Tulsa has backed out of the running to host the 2021 Bassmaster Classic, and the Tulsa Regional Chamber blames an ongoing lawsuit it said is keeping the city from getting money from a new hotel tax.
The chamber estimates the Bassmaster Classic would have had a $30 million impact on the city. The event came to Tulsa in 2013 and 2016.
"Taking the risk without the funds just didn't make sense,” Visit Tulsa President Ray Hoyt said.
Hoyt is also the Chamber Senior Vice President of Regional Tourism.
"We've been looking at this for a few days and I spoke to them and basically said we had to withdraw from 21 for basically lack of committed funds,” Hoyt said.
Funding from the Tourism Improvement District, or TID, is in limbo right now. It tacks on a three percent charge for occupied rooms at all Tulsa hotels with 110 rooms or more. In June, a Tulsa County judge ordered the city to stop collecting that tax money from hotels while the lawsuit plays out in court.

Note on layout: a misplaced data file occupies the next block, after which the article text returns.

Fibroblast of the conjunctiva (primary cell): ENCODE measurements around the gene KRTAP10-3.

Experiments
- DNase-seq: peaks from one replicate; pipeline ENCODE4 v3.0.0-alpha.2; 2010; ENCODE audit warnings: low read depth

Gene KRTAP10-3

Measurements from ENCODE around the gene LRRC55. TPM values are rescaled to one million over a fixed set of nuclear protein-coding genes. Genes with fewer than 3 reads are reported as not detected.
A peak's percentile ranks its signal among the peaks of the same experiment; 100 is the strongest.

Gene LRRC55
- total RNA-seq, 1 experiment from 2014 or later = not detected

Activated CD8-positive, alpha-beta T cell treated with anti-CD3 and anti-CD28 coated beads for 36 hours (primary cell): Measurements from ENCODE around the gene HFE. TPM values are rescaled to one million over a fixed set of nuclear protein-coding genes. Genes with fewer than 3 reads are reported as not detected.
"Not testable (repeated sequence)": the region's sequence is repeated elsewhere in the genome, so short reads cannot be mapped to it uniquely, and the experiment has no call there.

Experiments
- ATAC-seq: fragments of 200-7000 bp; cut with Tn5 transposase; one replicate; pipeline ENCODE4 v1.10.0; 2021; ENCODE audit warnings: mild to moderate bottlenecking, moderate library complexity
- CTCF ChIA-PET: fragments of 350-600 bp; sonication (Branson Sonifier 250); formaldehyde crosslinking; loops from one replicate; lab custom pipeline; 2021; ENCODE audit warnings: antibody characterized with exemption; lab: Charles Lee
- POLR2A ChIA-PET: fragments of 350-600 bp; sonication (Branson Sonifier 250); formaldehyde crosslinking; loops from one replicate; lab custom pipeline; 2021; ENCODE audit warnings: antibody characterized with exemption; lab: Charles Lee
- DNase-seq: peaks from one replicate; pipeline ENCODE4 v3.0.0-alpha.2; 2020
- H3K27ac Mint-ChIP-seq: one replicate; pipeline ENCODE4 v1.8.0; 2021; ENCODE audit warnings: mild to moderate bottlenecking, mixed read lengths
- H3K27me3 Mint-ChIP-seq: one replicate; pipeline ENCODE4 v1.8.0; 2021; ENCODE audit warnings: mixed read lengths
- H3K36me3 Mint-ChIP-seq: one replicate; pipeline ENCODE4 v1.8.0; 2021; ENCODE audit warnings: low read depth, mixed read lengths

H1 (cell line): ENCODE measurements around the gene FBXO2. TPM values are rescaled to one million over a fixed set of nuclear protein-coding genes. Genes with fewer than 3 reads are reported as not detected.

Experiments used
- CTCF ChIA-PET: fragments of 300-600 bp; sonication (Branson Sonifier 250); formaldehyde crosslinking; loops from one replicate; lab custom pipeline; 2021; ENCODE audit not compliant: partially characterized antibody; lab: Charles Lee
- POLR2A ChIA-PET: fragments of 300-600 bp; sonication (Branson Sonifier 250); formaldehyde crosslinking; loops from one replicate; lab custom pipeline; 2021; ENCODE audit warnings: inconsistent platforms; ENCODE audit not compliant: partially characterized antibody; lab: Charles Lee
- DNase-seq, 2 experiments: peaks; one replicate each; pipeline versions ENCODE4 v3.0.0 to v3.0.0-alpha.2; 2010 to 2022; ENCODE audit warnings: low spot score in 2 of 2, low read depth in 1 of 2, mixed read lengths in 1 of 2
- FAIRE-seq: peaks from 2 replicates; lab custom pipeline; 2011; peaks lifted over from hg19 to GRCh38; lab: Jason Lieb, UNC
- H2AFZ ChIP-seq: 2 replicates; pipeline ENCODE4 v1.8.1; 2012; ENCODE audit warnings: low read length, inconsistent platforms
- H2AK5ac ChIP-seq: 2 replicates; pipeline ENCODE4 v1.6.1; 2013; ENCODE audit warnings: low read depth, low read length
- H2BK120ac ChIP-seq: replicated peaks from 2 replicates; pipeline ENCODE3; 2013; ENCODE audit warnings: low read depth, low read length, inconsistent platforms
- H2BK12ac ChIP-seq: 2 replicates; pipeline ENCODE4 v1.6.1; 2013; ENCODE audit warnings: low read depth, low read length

The City of Tulsa said it calculated that for each month it is unable to collect the TID assessment charge, it is losing an estimated $292,500 that would be invested in marketing the city and attracting conferences and events to the community.
"As far as us trying to hurt events coming to Tulsa, that's an insult to somebody's intelligence,” Attorney Lee Levinson said.
Levinson represents Aloft Hotels, and about a dozen other hotels, he said, in the lawsuit against the city. Levinson claims what the Tourism Improvement District is doing is unconstitutional.
"If you have 109, 108 rooms, you don't pay anything. If you have 110 or more, you do. That's not reasonable. Special tax classification,” he said.
Hoyt said the hotel tax charge is necessary for Tulsa to be competitive in our region and would be used for things like incentives and marketing. But Levinson wants more specifics about how the money would be spent.
Ultimately a judge will decide the fate of the tax, and would take into consideration any opinion the Oklahoma Attorney General's office might provide.